Religious Reform in the Middle Ages

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Religious Reformation in the Middle Ages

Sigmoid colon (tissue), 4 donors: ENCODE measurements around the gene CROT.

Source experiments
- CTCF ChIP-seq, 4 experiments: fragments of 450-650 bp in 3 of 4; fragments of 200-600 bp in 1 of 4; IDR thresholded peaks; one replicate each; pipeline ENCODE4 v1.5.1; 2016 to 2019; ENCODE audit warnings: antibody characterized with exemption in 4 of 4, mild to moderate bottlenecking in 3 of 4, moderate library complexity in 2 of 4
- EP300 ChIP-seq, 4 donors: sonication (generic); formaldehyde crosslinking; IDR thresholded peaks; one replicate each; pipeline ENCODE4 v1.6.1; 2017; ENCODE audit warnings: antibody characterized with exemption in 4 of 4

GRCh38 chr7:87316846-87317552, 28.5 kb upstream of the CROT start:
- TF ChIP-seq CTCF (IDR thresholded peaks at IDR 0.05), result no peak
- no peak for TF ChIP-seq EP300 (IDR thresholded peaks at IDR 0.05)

Throughout the middle ages, religion underwent much criticism and controversy. In a time where Catholicism reigned as the sole religion, ideas arose that opposed this strict faith. These ideas spawned the Protestant reform and changed religion throughout Europe. It not only changed religious practices and the path to God, but also initiated political repercussions. These results were all in search of an answer to the question to which everyone sought assurance: "How do I know I am saved?" At the start of the sixteenth century, after years of living under strict Catholic rule, Christians began to question their means to salvation. They had long been under the belief that the sacramental system combined with blind obedience to the Pope, were necessary to achieve spiritual salvation and happiness in the afterlife. As the devotio moderna and the idea of humanism spread to Northern Europe, new ideas were placed into peoples' heads. Desiderius Erasmus, or the "Prince of Humanists," brought his critical perspective to the public by rejecting the accepted version of the Bible and creating religious satire that mocked traditional religion. Erasmus planted the seed in peoples' minds that the Bible should be interpreted directly, without a Priests' interpretation. Shortly after, monk/priest/doctor of theology Martin Luther expanded this vision by introducing the "justification by faith," or the idea that faith alone would save ones soul without complete focus on religious rituals. Luther rejected the issue of indulgences and protested the flow of money from Germany to Rome, resulting in the creation of the Ninety-Five Theses. Because he believed that the Bible should be accessible to all, he translated it into German, thus making it available to a widespread audience of readers. Others who agreed with many of his ideas, such as Swiss reform leader Ulrich Zwingli and French scholar John Calvin, were able to create their...
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